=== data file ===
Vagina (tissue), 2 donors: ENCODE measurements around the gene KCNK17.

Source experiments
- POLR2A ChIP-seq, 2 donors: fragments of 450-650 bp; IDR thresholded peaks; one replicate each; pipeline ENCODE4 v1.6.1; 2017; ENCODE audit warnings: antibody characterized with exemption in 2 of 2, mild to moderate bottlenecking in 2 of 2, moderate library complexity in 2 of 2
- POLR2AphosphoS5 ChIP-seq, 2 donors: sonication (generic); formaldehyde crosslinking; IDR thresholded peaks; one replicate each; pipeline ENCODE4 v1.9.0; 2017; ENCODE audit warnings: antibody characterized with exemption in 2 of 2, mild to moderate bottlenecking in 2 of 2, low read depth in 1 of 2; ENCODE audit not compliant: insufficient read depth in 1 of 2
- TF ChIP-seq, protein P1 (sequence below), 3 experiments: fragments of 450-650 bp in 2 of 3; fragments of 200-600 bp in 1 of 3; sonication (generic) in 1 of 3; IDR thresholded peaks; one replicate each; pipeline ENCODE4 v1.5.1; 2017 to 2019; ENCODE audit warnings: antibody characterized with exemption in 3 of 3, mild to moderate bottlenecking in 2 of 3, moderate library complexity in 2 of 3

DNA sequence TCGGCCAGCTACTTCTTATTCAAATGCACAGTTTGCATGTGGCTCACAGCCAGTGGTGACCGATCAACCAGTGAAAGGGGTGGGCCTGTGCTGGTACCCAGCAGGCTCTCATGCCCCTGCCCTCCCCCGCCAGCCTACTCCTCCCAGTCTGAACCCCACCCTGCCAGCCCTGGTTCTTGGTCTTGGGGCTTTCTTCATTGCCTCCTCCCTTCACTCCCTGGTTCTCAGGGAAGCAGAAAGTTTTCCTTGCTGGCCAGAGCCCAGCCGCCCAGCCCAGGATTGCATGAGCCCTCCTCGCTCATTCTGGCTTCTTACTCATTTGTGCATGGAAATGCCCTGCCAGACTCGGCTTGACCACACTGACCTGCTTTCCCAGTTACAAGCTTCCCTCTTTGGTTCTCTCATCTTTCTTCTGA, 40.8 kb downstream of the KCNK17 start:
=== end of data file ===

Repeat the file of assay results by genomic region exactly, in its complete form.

Vagina (tissue), 2 donors: ENCODE measurements around the gene KCNK17.

Source experiments
- POLR2A ChIP-seq, 2 donors: fragments of 450-650 bp; IDR thresholded peaks; one replicate each; pipeline ENCODE4 v1.6.1; 2017; ENCODE audit warnings: antibody characterized with exemption in 2 of 2, mild to moderate bottlenecking in 2 of 2, moderate library complexity in 2 of 2
- POLR2AphosphoS5 ChIP-seq, 2 donors: sonication (generic); formaldehyde crosslinking; IDR thresholded peaks; one replicate each; pipeline ENCODE4 v1.9.0; 2017; ENCODE audit warnings: antibody characterized with exemption in 2 of 2, mild to moderate bottlenecking in 2 of 2, low read depth in 1 of 2; ENCODE audit not compliant: insufficient read depth in 1 of 2
- TF ChIP-seq, protein P1 (sequence below), 3 experiments: fragments of 450-650 bp in 2 of 3; fragments of 200-600 bp in 1 of 3; sonication (generic) in 1 of 3; IDR thresholded peaks; one replicate each; pipeline ENCODE4 v1.5.1; 2017 to 2019; ENCODE audit warnings: antibody characterized with exemption in 3 of 3, mild to moderate bottlenecking in 2 of 3, moderate library complexity in 2 of 3

DNA sequence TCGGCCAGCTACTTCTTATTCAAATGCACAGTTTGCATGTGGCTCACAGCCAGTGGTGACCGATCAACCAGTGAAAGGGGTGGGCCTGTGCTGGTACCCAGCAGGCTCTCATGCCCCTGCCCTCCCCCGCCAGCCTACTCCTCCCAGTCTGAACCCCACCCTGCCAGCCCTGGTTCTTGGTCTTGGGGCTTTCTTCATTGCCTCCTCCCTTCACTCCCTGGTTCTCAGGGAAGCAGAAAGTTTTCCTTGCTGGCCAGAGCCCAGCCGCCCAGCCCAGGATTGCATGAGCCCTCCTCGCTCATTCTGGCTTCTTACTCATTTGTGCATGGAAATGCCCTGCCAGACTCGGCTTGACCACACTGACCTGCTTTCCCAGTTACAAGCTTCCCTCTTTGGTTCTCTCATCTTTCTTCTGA, 40.8 kb downstream of the KCNK17 start: